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6 Games, 2 Stories: What’s Plaguing the Wild

NHL: Minnesota Wild at Edmonton Oilers Perry Nelson-USA TODAY Sports

The Wild, after going on an absolute tear, have backslid hard. In the past six games, the Wild have lost four. There are two prevailing theories as to what plagues the Wild. Either the goalies are playing poorly, or Boudreau has forgotten how to coach.

The truth is, of course, somewhere in the middle. After months of riding goalies posting save percentages of over 94% consistently (with the occasional foray into the low 90’s and high 80’s) the inverse has happened. Over the past six games, just twice has the MN Wild posted a save percentage over 90%, and then it was merely 91.67% against the Flames and Canucks.

Is there an underlying reason the goalies have decided to stop goalie-ing? Maybe. While against the Edmonton Oilers the Wild allowed shots on average from 38 feet against Alex Stalock and 22 feet against Devan Dubnyk. Those totals aren’t great; the Wild let teams in and close (though the goals came from an average of 27 and 19 feet in that game).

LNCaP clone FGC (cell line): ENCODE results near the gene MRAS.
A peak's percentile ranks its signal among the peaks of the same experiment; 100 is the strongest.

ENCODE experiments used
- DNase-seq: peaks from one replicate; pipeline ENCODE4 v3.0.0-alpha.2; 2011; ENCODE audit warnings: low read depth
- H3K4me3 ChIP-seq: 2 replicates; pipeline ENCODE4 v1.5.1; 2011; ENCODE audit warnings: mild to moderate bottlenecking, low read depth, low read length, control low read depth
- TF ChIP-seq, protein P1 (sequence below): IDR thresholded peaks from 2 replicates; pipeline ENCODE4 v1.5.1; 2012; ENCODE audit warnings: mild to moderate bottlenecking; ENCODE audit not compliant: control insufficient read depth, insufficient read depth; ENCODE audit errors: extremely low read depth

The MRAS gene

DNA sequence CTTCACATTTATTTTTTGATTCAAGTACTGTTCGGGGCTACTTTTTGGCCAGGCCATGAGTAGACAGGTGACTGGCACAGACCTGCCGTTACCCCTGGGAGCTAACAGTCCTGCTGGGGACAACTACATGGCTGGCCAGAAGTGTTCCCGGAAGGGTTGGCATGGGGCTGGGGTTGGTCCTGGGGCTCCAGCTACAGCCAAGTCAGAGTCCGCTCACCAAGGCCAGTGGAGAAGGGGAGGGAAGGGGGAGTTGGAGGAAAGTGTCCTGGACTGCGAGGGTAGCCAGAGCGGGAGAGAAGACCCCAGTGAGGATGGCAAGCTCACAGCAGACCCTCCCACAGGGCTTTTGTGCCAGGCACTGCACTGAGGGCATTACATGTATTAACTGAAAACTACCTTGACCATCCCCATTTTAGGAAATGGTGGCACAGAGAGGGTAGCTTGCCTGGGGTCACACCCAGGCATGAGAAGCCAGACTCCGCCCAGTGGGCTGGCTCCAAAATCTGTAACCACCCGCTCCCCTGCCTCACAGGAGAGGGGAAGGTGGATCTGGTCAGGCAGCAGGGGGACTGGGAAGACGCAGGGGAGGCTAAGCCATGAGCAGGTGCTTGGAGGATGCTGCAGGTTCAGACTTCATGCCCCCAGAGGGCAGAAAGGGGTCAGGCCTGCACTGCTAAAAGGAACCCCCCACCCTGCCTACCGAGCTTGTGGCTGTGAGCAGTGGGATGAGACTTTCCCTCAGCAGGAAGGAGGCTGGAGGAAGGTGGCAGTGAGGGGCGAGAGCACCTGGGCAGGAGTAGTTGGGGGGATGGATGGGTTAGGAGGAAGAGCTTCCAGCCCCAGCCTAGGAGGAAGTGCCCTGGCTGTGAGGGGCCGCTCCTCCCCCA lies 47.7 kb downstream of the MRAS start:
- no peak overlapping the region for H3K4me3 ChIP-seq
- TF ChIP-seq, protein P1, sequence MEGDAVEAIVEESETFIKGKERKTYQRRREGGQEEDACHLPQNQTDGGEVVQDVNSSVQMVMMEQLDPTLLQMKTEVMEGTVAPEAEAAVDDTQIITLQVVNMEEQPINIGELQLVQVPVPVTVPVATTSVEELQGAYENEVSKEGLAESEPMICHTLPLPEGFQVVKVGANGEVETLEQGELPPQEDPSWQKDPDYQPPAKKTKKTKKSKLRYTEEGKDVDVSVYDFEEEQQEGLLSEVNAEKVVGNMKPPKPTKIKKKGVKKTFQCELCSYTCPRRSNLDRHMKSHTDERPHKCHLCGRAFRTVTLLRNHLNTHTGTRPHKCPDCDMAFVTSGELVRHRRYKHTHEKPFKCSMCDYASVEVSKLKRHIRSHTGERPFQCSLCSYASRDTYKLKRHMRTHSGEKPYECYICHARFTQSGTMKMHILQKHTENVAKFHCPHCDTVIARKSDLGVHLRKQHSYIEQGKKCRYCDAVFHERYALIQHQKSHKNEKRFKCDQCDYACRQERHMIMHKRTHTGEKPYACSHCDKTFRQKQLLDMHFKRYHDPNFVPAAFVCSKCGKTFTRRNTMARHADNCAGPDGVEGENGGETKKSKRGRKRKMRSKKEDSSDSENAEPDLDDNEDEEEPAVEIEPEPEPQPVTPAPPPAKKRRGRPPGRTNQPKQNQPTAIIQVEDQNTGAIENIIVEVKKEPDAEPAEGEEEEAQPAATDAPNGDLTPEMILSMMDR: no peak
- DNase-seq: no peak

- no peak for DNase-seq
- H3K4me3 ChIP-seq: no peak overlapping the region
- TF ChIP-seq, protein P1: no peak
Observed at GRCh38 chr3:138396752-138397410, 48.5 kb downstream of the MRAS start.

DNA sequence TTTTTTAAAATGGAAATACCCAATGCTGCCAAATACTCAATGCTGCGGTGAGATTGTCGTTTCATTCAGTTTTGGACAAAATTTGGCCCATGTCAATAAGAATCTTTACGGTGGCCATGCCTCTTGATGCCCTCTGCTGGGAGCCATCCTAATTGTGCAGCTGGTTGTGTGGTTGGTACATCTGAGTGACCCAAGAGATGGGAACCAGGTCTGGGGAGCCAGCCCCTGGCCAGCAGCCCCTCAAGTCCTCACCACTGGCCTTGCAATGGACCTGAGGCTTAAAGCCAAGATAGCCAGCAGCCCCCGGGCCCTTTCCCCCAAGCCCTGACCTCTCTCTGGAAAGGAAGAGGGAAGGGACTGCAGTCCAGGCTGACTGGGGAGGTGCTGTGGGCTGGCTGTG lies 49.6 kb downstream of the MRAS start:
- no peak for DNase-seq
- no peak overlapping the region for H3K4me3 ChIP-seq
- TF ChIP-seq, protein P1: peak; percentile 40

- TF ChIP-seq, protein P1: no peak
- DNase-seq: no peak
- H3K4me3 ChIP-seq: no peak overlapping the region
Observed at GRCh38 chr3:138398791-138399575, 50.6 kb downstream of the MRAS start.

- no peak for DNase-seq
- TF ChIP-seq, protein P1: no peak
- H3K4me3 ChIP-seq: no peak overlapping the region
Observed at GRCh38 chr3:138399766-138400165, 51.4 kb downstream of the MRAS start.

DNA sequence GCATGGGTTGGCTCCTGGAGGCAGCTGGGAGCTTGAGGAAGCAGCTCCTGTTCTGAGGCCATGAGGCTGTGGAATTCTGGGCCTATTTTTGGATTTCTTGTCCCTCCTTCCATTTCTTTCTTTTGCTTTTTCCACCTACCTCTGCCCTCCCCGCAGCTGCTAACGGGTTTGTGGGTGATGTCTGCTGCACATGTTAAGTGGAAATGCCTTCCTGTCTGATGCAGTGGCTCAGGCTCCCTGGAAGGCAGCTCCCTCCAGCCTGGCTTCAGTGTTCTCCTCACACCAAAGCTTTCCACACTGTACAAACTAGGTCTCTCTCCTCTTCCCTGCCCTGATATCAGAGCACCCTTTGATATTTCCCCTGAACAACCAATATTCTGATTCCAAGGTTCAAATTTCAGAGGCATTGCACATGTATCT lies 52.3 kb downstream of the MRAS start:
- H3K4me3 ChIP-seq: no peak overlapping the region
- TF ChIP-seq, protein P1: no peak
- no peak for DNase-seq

Against the Blackhawks the Wild kept the Hawks to an average shot distance of 50 feet and an average goal distance of 18. On November 15 when the Wild topped the Canucks 6-2 Vancouver was limited to shots of 66 feet on average.

On the other hand, when the Wild were trounced by Toronto, shots from the Maple Leafs averaged 65 feet.

In other words, in some games the Wild have allowed teams closer to shoot, but in general the goalies have been underperforming.

Initially, I thought perhaps not just that the Wild were allowing opponents closer, but that they were not suppressing shots at the same rate, and the greater volume of shots was bringing the average down. This isn’t the case; the Wild are not allowing significantly more shots on average than they have all season. They have outliers on both ends (12 5v5 shots allowed against Calgary in the 2-0 loss, 36 allowed against the Maple Leafs).

The same is true when you look at all shot attempts rather than shots on net. The long and short of it is: while the Wild are perhaps not defending as effectively as they were, the real difference is between the pipes.

In short: the Wild have to get Dubnyk and Stalock back on their game.